The Bessemer Process and Modern Steelmaking

It’s the mid-1800’s and the United States was beginning to make its name in the steel production industry. The growth of railroads during the 19th century in both Europe and America put pressure on the iron industry to produce more, but the steel industry was still struggling with inefficient production processes. Steel still hadn’t proved yet to be a structural metal and the production was both slow and costly. This changed in 1856 when Henry Bessemer discovered a process that had an effective way to add oxygen to molten iron that reduced the carbon content. This was also the same year that Sabel Steel was founded.

Now formally known as the Bessemer Process, Bessemer invented a pear-shaped receptacle—referred to as a ‘converter’—in which the iron could be heated, and oxygen could be blown through the molten metal. When oxygen passes through the molten metal, it would react with the carbon, releasing carbon dioxide and creating a purer iron.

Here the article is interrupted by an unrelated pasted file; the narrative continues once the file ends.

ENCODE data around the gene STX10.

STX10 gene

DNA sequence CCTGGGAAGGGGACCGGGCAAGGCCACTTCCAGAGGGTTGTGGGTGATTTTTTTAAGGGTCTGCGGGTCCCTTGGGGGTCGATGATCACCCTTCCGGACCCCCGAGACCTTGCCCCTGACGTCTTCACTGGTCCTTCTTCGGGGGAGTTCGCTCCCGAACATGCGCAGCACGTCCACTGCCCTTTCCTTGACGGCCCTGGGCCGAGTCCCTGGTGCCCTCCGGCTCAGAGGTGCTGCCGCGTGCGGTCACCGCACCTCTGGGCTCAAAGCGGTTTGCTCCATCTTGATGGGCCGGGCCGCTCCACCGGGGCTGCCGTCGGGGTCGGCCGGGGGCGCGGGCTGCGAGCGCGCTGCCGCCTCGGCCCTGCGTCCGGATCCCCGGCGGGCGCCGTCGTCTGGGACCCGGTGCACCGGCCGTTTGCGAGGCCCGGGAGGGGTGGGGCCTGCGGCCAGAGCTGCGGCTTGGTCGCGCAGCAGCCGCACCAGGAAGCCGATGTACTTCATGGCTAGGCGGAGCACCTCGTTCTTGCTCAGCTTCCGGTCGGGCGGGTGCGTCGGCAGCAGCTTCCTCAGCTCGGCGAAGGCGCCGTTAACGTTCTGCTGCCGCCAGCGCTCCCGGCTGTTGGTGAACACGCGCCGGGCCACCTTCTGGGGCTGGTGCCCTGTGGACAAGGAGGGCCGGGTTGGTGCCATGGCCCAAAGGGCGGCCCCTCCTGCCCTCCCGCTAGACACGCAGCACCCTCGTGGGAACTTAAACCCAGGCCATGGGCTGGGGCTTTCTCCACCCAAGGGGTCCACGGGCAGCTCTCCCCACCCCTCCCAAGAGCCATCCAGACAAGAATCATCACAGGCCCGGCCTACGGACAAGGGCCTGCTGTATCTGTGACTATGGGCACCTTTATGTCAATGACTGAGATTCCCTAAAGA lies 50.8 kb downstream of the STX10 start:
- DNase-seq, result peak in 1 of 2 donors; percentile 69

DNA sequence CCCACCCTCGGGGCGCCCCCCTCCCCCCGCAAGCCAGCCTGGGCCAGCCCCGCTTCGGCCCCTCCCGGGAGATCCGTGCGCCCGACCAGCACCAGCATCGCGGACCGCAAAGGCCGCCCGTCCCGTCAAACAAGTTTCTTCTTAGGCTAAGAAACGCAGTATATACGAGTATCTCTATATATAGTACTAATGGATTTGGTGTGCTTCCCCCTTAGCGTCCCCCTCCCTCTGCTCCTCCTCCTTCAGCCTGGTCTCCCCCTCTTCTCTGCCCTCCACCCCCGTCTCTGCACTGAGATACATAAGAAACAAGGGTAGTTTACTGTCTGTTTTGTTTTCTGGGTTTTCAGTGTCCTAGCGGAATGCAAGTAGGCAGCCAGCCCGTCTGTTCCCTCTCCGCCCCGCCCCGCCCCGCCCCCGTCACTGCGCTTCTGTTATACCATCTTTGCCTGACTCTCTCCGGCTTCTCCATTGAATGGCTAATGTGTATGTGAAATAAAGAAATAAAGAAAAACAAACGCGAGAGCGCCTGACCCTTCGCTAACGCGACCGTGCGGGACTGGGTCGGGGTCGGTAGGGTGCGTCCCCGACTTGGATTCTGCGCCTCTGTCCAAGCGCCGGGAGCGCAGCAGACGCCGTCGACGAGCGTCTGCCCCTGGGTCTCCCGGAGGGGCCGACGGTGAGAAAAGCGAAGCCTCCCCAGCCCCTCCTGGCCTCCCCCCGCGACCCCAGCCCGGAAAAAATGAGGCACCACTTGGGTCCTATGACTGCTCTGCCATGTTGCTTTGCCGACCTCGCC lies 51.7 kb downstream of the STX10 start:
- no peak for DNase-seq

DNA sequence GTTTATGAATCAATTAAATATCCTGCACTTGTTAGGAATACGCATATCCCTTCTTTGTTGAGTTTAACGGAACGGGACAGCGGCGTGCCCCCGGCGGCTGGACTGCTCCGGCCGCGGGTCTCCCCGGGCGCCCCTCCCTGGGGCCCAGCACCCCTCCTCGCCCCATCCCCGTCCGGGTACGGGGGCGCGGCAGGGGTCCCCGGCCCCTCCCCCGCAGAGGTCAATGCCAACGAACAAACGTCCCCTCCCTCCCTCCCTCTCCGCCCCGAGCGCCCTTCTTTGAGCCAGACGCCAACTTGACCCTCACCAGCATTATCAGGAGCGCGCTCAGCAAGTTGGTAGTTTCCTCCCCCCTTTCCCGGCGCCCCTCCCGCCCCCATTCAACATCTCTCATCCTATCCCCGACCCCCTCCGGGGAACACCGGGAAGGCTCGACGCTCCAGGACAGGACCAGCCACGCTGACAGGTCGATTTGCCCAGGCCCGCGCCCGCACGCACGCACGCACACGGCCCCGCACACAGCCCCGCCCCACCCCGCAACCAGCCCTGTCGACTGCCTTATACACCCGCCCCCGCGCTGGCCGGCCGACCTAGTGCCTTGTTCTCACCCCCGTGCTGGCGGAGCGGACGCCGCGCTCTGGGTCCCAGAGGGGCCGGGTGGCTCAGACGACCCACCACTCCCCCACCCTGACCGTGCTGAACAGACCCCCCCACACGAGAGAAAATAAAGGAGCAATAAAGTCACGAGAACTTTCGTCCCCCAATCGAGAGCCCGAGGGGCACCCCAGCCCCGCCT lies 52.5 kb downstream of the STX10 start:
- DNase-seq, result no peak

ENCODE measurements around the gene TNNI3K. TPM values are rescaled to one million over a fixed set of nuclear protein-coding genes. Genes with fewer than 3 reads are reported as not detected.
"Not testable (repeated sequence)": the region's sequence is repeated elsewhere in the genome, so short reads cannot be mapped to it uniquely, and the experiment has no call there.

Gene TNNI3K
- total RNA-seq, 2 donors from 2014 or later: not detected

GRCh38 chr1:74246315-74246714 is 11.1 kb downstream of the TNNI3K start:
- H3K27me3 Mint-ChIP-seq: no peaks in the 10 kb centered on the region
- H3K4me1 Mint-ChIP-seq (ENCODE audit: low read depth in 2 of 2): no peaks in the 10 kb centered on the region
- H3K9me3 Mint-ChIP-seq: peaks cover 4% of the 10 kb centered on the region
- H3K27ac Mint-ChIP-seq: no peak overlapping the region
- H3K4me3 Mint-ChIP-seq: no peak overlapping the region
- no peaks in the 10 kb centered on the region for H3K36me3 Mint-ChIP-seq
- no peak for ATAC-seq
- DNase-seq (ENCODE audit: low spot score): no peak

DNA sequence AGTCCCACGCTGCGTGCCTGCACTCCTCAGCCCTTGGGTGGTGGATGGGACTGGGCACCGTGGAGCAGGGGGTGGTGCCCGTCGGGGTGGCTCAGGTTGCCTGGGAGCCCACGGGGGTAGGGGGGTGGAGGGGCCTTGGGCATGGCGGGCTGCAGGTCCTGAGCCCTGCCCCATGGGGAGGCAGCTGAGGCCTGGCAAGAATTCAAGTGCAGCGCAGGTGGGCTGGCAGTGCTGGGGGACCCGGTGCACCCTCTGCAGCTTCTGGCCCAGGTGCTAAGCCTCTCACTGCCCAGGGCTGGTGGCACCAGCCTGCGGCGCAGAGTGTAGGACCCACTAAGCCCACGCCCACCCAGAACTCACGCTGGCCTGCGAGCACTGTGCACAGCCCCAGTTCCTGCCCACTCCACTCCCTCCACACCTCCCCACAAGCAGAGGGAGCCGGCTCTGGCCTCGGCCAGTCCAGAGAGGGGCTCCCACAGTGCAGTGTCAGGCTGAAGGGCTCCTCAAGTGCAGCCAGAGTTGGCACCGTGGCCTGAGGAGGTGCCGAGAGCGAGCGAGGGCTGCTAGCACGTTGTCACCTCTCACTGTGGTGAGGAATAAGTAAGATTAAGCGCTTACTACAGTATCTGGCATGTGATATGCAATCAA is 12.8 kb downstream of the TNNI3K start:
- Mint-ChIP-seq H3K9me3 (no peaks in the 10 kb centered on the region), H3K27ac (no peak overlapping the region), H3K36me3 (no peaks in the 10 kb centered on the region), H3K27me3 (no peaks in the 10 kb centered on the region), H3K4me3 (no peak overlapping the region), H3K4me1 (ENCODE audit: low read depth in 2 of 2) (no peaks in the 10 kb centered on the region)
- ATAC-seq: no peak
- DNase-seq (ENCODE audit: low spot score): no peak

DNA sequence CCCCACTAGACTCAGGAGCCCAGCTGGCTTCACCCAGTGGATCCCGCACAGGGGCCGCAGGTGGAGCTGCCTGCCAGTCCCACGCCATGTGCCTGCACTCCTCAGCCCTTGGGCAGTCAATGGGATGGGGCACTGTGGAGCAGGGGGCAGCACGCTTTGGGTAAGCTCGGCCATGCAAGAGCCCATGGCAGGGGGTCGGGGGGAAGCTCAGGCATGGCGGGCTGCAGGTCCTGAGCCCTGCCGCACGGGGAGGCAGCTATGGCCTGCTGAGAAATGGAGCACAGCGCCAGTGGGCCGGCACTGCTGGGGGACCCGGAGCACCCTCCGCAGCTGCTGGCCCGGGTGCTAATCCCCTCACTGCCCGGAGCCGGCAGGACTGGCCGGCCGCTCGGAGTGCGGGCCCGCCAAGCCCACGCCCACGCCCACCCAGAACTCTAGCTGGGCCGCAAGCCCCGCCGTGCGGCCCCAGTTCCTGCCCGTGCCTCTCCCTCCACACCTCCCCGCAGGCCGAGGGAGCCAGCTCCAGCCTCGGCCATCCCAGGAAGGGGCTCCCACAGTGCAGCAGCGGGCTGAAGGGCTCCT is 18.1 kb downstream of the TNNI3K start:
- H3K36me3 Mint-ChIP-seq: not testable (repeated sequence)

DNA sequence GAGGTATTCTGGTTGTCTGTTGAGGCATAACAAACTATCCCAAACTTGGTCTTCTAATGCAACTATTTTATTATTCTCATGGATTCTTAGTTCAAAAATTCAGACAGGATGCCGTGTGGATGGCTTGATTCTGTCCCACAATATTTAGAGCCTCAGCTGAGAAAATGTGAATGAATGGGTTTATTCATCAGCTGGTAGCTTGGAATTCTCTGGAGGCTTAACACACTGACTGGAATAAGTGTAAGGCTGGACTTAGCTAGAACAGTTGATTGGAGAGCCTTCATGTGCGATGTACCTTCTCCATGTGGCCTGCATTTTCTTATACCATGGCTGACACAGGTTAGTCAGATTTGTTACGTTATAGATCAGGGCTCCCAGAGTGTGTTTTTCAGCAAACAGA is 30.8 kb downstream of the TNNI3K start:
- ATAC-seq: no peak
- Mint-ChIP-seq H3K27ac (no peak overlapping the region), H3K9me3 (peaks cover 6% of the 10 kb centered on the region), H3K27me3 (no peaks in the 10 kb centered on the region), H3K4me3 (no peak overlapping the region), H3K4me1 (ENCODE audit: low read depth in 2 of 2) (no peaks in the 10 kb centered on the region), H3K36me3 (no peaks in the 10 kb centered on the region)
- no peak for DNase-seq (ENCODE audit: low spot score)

The process was both inexpensive and fast, it removed carbon and silicon from iron in only a few minutes but was still strong. There was still a problem, though. By the end of the process, too much carbon was being removed and too much oxygen remained in the final product. Bessemer ultimately found that if he added the right quantities of manganese, it would provide a solution, so he began adding it to his conversion process with great success.

There was still only one problem, Bessemer had failed to find a way to remove phosphorus from his end product, which made the steel brittle. This was problematic because the only phosphorus-free ores that could be used were from Sweden and Wales. In 1876 Welshman Sidney Gilchrist Thomas came up with the solution by adding limestone to the Bessemer process. This discovery meant that iron ore from anywhere in the world could be used to make steel. Production costs decreased immediately and prices for steel rail dropped more than 80% by 1884.